Tuesday, May 4, 2010

Where Corn Don't Grow Sample - Comments Welcome

Where Corn Don’t Grow
A drama in 1 act
By Eric Goudie
2nd Draft © April 2010

Time: The present. An afternoon in winter.
Place: The kitchen of a farmhouse in rural Ontario.

The Smyth family’s kitchen is old, poorly cleaned and heavily used. A door at right leads out to the barn, and an opening left leads to the rest of the house. There is a table and chairs pushed up against a wall, with seating for three. The floor is peeling linoleum, and a large window offers a view of the barnyard beyond.

At rise, Samuel is sitting at the kitchen table drinking a beer and reading the newspaper, while in the background the Travis Tritt song “Where Corn Don’t Grow” is playing. Samuel is about 50, unshaven, and wears dirty, faded overalls, a ball cap, and work boots.

After a moment we hear the sound of a car pulling up, and then a moment later Cedric and Michaela enter. Both are high school students, with Cedric in Grade 12 and Michaela in Grade 11. They drop their school bags and remove their coats and boots in silence, then Cedric picks up his bag and exits to the rest of the house, barely casting a glance at Samuel. Michaela goes over to the sink and starts doing the dishes.

After a moment, Samuel looks up at her, then turns off the radio.

SAMUEL: What are you doing?
MICHAELA: The dishes.
SAMUEL: Why are you doing the dishes?
MICHAELA: Can’t I do the dishes?
SAMUEL: You sure as hell can, hon. How was school today?
MICHAELA: It was fine Dad. And don’t call me hon.
SAMUEL: Why not, Michaela?
MICHAELA: Because you used to call Mom that.
SAMUEL: So?
MICHAELA: So I’m not Mom.
SAMUEL: You look a lot like her, you know, hon.
MICHAELA: Dad…
SAMUEL: Oh, okay – hon.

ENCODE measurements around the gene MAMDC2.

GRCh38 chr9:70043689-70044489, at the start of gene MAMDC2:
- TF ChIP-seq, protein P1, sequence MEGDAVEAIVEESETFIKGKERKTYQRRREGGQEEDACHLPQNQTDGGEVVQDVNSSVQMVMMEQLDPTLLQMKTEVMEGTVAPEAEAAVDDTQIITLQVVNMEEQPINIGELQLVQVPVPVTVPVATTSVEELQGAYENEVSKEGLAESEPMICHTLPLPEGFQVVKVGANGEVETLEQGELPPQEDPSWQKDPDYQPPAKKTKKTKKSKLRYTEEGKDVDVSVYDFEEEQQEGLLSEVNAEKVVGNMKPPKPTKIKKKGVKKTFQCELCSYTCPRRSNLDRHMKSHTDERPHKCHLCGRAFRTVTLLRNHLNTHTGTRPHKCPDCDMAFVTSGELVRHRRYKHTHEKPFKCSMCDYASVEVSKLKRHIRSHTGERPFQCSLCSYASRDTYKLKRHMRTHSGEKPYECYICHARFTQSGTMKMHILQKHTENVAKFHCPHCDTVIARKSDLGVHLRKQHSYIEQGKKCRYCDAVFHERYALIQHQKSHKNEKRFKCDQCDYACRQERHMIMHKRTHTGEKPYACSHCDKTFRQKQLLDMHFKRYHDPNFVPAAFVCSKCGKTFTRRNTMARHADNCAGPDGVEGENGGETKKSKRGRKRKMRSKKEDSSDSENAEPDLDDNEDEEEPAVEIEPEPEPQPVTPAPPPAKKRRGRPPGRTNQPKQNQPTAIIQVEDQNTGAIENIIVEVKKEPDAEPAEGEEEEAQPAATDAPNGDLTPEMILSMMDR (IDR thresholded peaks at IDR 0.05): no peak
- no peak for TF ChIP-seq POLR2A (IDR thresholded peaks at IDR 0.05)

MICHAELA: Dad! Knock it off!
SAMUEL: Can’t you take a goddamn joke?
MICHAELA: Who asked you to try and be funny.

A pause. Eventually Michaela goes back to doing the dishes.

SAMUEL: Why are you doing the dishes, Michaela?
MICHAELA: Since when do you care about dishes?
SAMUEL: I’m usually the one who does them, so I’m wondering why you’re feeling so generous today.
MICHAELA: Maybe I felt like doing them.
SAMUEL: Bullshit.
MICHAELA: Fine then, don’t believe me.
SAMUEL: I don’t. And what’s up with Cedric?
MICHAELA: What about him?
SAMUEL: He just waltzed in here and walked through without saying a word to me.
MICHAELA: And that’s different from every other day how?
SAMUEL: He wasn’t saying anything to you either.
MICHAELA: Maybe he’ll have something to say to the both of us later. After supper.
SAMUEL: After supper?
MICHAELA: I don’t know. I’m just saying he might.
SAMUEL: Okay, what the hell is going on here?
MICHAELA: What do you mean?
SAMUEL: You’re hiding something from me. So is Cedric. It’s something bad. Something bad happened today at school, didn’t it? One of you did something. Which one of you was it? Am I gonna get a phone call? Did they get the cops out?
MICHAELA: Dad, it’s nothing like that. Nothing like that at all.
SAMUEL: No cops?
MICHAELA: No Dad, nobody called the cops.
SAMUEL: Then which one of you is in trouble?
MICHAELA: Why do you think one of us is in trouble?
SAMUEL: Because you’re always getting into trouble, both of you, and usually they have to call the cops.
MICHAELA: We’re not always getting into trouble, and they only called the cops a couple of time because a couple of people over-reacted.
SAMUEL: Your brother was dealing drugs. And he set that fire in the girls change room, remember? They called the cops both times.
MICHAELA: That was a long time ago. He was in Grade 9.
SAMUEL: Well you’ve been in hot water since then. Remember when you got caught cheating on that exam?
MICHAELA: They didn’t call the cops.
SAMUEL: But they did when you beat the shit out of the girl who ratted you out. You damn near killed the little bitch.
MICHAELA: Now you’re over-reacting.
SAMUEL: And now one of you has gone and done something else bone-headed. Come on, no more stalling – I want to know what happened, and which one of you needs their ass kicked.
MICHAELA: I’m telling you the truth Dad – we’re not in trouble. It’s… it’s… it’s something different. I’m going to go up to my room now – until dinnertime. I have a lot of homework to do.
SAMUEL: Like hell you do. Sit down and tell me what happened.
MICHAELA: I really should get to work. I may not even have the time to come down for dinner.
SAMUEL: Sit, down, Michaela…
MICHAELA: Dad, I –
SAMUEL: (violently) SIT DOWN!
MICHAELA: Yes sir.

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